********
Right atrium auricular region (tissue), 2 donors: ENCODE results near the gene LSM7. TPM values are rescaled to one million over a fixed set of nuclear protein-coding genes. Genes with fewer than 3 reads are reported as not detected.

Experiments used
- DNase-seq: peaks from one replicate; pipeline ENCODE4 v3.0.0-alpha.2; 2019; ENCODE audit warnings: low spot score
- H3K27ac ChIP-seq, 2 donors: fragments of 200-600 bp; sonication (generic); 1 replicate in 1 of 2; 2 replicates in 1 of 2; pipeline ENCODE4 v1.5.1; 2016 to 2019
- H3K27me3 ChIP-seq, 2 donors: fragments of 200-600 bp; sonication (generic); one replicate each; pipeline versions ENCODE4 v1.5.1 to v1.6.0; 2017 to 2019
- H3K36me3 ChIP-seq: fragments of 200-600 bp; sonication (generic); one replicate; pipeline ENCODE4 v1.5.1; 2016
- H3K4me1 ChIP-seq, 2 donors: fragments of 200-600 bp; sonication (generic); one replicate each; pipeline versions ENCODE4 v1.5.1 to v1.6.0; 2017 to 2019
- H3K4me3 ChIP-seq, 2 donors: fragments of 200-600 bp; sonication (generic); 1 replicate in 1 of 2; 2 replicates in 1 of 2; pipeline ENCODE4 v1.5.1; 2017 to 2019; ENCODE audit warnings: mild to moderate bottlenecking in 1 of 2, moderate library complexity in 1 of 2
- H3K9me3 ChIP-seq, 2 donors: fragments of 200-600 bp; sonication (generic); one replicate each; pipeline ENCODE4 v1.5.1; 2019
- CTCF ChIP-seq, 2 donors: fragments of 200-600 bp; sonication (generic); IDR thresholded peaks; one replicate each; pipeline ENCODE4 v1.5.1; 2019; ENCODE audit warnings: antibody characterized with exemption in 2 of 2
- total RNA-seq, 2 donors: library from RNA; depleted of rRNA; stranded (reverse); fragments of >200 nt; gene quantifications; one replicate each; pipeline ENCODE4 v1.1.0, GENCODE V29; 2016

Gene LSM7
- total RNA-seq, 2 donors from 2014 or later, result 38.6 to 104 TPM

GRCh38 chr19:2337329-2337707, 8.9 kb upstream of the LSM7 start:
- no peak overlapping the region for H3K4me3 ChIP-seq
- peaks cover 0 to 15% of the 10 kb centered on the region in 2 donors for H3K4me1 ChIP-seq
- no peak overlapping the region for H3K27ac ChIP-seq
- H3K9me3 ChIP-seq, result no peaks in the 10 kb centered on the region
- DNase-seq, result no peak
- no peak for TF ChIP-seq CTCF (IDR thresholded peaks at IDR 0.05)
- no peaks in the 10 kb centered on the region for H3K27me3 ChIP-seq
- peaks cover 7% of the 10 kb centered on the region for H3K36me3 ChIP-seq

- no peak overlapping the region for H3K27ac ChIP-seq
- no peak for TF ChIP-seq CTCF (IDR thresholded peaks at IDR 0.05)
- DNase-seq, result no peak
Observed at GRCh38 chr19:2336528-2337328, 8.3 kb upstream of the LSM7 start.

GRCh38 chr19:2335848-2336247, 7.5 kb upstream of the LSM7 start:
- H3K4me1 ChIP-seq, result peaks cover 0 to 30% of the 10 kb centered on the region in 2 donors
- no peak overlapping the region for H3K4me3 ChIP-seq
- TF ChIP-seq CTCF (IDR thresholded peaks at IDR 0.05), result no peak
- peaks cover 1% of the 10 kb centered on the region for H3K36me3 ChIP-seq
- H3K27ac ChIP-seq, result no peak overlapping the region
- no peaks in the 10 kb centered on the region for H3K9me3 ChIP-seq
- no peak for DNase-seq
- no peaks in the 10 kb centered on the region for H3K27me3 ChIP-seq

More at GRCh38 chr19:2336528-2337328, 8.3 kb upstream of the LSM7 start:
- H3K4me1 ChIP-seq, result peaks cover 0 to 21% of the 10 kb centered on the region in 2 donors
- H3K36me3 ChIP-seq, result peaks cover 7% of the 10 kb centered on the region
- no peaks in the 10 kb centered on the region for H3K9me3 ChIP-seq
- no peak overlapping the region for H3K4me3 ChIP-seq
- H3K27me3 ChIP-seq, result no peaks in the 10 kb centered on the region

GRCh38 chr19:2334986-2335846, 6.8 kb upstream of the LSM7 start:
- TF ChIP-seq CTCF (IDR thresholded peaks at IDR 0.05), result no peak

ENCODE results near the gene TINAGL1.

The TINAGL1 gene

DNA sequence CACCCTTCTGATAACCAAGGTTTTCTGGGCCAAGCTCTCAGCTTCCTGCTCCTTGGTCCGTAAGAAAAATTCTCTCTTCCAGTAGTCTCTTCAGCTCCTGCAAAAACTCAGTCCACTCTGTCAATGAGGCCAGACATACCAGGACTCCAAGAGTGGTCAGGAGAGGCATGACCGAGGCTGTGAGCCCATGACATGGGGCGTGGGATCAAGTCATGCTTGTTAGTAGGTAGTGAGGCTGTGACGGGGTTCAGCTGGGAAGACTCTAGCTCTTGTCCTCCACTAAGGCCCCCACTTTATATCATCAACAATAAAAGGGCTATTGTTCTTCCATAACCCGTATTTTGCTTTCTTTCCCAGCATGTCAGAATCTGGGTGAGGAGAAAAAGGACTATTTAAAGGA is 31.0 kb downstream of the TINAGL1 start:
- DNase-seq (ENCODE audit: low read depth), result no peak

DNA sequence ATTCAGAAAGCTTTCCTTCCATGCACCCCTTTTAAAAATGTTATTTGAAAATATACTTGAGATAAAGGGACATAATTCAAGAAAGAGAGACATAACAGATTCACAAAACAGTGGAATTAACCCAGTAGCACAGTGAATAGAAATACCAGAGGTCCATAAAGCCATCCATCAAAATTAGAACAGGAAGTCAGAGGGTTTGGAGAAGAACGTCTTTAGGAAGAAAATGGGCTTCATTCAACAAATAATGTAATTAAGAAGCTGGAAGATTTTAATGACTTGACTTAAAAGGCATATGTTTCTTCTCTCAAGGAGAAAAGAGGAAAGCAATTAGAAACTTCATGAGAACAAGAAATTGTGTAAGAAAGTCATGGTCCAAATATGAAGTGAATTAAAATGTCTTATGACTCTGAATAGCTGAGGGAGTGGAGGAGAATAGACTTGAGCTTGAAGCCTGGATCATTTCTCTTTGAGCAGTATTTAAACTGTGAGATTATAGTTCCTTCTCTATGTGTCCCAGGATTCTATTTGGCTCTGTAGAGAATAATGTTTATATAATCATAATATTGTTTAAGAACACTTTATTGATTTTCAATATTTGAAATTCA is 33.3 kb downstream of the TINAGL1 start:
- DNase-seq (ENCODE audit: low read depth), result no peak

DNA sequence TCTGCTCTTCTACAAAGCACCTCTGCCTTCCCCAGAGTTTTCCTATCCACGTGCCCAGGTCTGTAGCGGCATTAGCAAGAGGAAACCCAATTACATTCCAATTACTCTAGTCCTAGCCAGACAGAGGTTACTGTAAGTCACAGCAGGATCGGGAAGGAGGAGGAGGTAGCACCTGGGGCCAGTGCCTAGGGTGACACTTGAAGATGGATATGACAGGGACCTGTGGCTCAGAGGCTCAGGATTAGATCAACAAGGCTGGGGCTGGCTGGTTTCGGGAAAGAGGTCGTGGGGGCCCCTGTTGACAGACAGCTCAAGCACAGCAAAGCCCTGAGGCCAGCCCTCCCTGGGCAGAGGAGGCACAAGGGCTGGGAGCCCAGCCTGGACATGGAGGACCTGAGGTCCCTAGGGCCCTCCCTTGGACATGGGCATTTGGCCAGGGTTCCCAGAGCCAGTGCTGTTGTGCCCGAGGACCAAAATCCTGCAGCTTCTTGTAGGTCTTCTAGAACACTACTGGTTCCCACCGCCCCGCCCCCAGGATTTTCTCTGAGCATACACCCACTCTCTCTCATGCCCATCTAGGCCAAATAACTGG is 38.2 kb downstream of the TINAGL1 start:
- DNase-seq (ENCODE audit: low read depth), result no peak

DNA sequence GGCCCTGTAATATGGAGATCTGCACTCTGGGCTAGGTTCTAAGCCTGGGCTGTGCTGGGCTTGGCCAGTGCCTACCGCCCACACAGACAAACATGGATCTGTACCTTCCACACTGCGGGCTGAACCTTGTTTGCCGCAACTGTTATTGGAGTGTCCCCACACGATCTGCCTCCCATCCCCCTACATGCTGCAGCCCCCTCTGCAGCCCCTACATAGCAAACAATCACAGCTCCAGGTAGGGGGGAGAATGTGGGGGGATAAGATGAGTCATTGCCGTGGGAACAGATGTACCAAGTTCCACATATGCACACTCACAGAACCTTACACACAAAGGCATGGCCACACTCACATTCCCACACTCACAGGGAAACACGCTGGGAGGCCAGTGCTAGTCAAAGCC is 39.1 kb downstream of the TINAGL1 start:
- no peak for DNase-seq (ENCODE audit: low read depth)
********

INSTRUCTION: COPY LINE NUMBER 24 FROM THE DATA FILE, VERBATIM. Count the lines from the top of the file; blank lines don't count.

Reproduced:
- no peak for TF ChIP-seq CTCF (IDR thresholded peaks at IDR 0.05)